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I have a a directory with zip archives the zip archives contain .jpg, .png, .gif images I want to unzip each archive taking the images only and putting them in a folder with the name of the archive

so files/archive1.zip files/archive2.zip files/archive3.zip files/archive4.zip

open archive1.zip - take sunflower.jpg, rose_sun.gif make a folder files/archive1/ and add the images to that folder so files/archive1/folder1.jpg, files/archive1/rose_sun.gif

and this to each archive

now i really don't know how this can be done all suggestions are welcome

PS i have over 600 archives and a automatic solution would be a lifesaver, preferably a linux solution

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5 Answers 5

up vote 1 down vote accepted

Something along the lines of:

cd ~/basedir/files
for file in *.zip ; do
    newfile=$(echo "${file}" | sed -e 's/^files.//' -e 's/.zip$//')
    echo ":${newfile}:"
    mkdir tmp
    rm -rf "${newfile}"
    mkdir "${newfile}"
    cp "${newfile}.zip" tmp
    cd tmp
    unzip "${newfile}.zip"
    find . -name '*.jpg' -exec cp {} "../${newfile}" ';'
    find . -name '*.gif' -exec cp {} "../${newfile}" ';'
    cd ..
    rm -rf tmp

This is tested and will handle spaces in filenames (both the zip files and the extracted files). You may have collisions if the zip file has the same file name in different directories (you can't avoid this if you're going to flatten the directory structure).

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This would be an excellent solution, except that the temp directory ends up wasting IO and system resources. You should add wildcards to the unzip call. (Add '.jpg' '.png' '*.gif' to the end.) Also, you should avoid copying the zip file, and instead use "unzip ../${newfile}/zip". –  MiffTheFox May 26 '09 at 2:43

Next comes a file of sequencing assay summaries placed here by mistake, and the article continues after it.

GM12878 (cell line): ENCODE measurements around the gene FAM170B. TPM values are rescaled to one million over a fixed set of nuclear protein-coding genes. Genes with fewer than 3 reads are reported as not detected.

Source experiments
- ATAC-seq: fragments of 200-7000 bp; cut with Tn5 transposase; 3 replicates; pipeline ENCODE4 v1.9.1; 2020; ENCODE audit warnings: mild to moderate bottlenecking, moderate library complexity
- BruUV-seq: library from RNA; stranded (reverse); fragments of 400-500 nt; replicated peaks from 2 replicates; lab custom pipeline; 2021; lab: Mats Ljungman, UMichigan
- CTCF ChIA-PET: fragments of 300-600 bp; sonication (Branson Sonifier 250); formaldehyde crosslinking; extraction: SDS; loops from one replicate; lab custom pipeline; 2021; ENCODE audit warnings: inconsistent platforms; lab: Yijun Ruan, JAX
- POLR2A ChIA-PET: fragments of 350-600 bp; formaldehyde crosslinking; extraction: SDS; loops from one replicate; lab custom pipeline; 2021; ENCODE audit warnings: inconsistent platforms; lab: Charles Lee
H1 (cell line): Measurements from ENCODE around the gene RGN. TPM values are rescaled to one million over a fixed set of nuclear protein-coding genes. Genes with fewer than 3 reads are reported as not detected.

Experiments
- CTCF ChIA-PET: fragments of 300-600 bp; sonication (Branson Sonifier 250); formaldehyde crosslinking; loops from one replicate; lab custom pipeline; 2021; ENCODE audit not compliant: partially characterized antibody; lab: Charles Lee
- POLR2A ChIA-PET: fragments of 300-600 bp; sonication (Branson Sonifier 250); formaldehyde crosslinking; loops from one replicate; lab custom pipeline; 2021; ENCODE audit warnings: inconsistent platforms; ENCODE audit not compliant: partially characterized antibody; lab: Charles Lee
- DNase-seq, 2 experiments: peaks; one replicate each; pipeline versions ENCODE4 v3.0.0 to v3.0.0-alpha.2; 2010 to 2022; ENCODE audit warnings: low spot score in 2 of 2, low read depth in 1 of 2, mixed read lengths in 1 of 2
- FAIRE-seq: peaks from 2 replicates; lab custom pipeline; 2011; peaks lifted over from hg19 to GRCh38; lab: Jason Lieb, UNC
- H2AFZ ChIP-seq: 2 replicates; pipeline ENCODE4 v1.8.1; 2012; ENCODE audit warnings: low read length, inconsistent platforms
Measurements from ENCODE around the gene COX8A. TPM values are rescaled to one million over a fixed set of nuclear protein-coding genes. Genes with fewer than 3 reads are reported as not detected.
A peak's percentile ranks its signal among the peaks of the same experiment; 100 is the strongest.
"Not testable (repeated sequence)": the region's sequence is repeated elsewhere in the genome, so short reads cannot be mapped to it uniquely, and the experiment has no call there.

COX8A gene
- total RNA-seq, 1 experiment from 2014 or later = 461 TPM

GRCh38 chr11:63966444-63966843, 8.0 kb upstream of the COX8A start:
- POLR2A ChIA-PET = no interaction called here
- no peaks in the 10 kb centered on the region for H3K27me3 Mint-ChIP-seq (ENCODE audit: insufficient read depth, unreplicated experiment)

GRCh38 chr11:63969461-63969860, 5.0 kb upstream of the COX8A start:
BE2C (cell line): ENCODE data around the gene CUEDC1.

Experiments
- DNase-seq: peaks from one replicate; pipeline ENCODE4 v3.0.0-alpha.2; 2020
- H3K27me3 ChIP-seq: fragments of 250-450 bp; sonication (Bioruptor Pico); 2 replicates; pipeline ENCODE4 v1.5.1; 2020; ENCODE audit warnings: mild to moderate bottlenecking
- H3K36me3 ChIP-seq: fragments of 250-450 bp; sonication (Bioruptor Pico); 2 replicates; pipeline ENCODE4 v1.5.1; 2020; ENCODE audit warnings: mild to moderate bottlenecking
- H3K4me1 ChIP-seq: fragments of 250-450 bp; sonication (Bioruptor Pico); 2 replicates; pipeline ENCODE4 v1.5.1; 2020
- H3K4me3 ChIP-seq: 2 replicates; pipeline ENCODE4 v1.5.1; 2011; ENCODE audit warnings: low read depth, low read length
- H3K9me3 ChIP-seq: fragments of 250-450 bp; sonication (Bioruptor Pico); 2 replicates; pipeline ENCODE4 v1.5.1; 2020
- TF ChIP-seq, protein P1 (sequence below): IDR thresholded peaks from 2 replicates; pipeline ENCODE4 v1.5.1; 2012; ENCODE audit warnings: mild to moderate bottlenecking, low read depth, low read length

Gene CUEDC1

I don't believe that level of efficiency is a real concern here, this looks like a one-shot operation to me (or one that wouldn't be done often enough to warrant over-engineering). The end result is what the OP wanted, the graphic files in a specific directory based on the archive name. –  paxdiablo May 26 '09 at 3:03
yeah, this would be a one time thing :), i guess i am testing all these solutions right now, locally, than will try it on a larger amount of zips on the server –  vache May 26 '09 at 3:14
ok so the big problem with this is, that the archives have names that have spaces in them, and the code above creates bunch of folders, with text in the zip name being separated by spaces –  vache May 26 '09 at 3:27
simply this one too does something similar for file in zip/*.zip ; do newfile=$(echo ${file}) unzip ${newfile} '.jpg' '.png' '*.gif' done –  vache May 26 '09 at 3:42

7zip can do this, and has a Linux version.

mkdir files/archive1
7z e -ofiles/archive1/ files/archive1.zip *.jpg *.png *.gif

(Just tested it, it works.)

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let me try it right now tx –  vache May 26 '09 at 3:05
but than i would have to run this for each zip can i add a while loops, or something? –  vache May 26 '09 at 3:13

You can write a program using a zip library. If you do Mono, you can use DotNetZip.

The code would look like this:

foreach (var archive in listOfZips)
    using (var zip = ZipFile.Read(archive)
        foreach (ZipEntry e in zip)
            if (IsImageFile(e.FileName))
                e.FileName = System.IO.Path.Combine(archive.Replace(".zip",""), 
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well i want to keep it on linux, so preferably not .net, but than i should be able to do this same thing lets say using a java zip library no? –  vache May 26 '09 at 3:04
Sorry, I don't know if the Java zip libraries have similar function. I mean, I'm sure you could do it, it's a simple matter of programming. But the question is how much programming. When yous ay "I want to keep it on Linux, so preferably not .NET" - are you aware that Mono runs on Linux? In other words, you can use C# and .NET on Linux. –  Cheeso May 26 '09 at 14:10

Perl's Archive-Zip is a good library for zipping/unzipping.

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Here's my take on the first answer...

cd files
for zip_name in *.zip ; do
    dir_name=$(echo "${zip_name}" | sed -e 's/^files.//' -e 's/.zip$//')
    mkdir ${dir_name}
    7z e -o${dir_name}/ ${zip_name} *.jpg *.png *.gif

or, if you'd just like to use the regular unzip command...

unzip -d ${dir_name}/ ${zip_name} *.jpg *.png *.gif

I haven't tested this, but it should work... or something along these lines. Definitely more efficient than the first solution. :)

Hope this helps!

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